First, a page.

The Greats: How Ansel Adams’ Visualisation Techniques Will Better Your Photos

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As millions of photographs are uploaded to the internet every hour, slowing down and being more deliberate in your work is one way to improve creative satisfaction. Through his technique known as ‘visualisation’, the famous landscape and nature photographer Ansel Adams gave modern-day photographers a thoughtful way to transform good images into great ones.

Words by Hudson Brown

Photography by Ansel Adams

Since the beginning of photography, capturing immense landscapes has been one of the medium’s greatest tenants. One of the first photographers to rise to prominence due to their mastery of the medium was Ansel Adams, who in the early 20th-century developed a concept called visualisation. This technique not only formed a cornerstone of his own practice, but would lead the following generations of photographers to think more deeply about their work.

Now, almost one hundred years later, as digital cameras let us continuously snap away, visualisation remains a useful technique for photographers who like to slow down and contemplate the emotion behind their subject.

Grand Canyon National Park, Arizona

“We must teach our eyes to become more perceptive.”

What is Visualisation?

Visualisation is the concept of interpreting a scene and deciding on the final shot before pressing the shutter. Taking place within the ‘mind’s eye’, as Adams often said, visualisation involves intuitively assessing a subject and choosing the most important attributes to frame and highlight. Alongside the appropriate technical skills, having the ability to capture the mood of a scene is something that requires its own practice, which often only comes with experience.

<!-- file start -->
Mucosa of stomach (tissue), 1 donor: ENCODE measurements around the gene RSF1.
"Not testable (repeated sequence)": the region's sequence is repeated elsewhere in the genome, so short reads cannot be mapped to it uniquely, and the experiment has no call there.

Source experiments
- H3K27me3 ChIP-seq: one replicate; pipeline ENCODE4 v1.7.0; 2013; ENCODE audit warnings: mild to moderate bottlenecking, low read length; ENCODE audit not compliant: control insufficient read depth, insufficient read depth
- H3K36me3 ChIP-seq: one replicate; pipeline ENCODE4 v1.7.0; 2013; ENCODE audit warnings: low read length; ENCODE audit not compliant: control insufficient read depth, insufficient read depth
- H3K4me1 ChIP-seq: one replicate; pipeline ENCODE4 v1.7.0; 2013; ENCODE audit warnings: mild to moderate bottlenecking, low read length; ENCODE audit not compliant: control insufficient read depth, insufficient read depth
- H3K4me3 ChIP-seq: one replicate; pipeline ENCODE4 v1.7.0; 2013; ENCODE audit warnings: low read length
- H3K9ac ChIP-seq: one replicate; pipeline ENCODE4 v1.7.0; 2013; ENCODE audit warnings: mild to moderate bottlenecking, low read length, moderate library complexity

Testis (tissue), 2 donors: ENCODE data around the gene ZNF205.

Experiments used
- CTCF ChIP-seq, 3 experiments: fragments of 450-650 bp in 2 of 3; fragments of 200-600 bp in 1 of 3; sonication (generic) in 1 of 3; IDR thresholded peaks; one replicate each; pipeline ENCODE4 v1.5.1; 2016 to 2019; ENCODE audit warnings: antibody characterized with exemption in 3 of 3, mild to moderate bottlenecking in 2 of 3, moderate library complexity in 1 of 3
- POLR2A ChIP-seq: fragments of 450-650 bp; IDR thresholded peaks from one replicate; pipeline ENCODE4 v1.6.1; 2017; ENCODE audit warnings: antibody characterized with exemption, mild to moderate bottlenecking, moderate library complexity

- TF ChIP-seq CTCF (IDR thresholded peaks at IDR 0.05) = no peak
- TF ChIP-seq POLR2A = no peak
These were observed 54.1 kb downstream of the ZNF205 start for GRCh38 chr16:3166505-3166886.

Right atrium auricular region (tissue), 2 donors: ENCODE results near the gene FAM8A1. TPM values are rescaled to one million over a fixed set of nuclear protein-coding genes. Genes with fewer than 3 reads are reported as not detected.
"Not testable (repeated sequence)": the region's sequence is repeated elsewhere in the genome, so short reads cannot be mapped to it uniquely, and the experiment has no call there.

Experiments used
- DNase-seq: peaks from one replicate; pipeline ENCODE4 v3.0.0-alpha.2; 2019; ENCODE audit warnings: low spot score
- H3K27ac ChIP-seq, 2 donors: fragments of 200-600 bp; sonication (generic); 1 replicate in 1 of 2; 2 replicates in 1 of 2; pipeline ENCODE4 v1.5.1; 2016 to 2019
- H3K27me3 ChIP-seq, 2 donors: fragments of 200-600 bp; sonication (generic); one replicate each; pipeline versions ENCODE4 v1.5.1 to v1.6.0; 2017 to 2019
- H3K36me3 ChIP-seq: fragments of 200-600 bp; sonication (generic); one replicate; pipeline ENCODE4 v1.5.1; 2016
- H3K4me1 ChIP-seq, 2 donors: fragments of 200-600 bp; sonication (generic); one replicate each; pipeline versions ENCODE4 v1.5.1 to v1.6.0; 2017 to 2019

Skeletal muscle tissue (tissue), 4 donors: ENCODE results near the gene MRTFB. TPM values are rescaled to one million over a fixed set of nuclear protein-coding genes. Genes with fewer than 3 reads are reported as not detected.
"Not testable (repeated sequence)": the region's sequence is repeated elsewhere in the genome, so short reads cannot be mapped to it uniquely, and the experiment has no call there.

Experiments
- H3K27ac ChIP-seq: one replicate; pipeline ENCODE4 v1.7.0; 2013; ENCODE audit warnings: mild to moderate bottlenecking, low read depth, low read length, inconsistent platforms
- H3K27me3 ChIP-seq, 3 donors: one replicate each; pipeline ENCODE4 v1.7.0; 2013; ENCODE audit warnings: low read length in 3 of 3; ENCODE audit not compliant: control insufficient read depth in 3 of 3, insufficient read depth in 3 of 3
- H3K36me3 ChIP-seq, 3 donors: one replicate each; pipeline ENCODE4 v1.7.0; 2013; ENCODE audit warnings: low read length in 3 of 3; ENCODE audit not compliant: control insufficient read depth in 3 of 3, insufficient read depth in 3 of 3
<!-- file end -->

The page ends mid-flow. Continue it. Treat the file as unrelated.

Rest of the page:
To describe visualisation, Adams said: “We must explore what lies before our eyes for its significance, substance, shape, texture, and the relationship of tonal values. We must teach our eyes to become more perceptive.”

For Adams, having an emotional response to the subject was key to making great photographs. Once he experienced this feeling of inspiration and wonder during his exploration of rural America, he worked intently to translate it into a print so that his audience could feel the exact same reaction. He often compared his photographic negatives to a musical score, where if the photograph was created just right, the final print should serve as a grand performance of the feeling behind his subject.

“Many of his images failed to convey the same momentous impact that they initially had on his eyes.”

How Ansel Adams Used Visualisation

The landscape photograph is one of photography’s greatest tenants – and Ansel Adams was its pioneer. Having become fascinated with the natural world from a young age, once he was gifted a Kodak Brownie by his father, he had the means to capture anything that caught his attention. But he soon discovered that many of his images failed to convey the same momentous impact that they initially had on his eyes. It wasn’t until more than 10 years later at Yosemite National Park’s famous Half Dome that he made a profound breakthrough.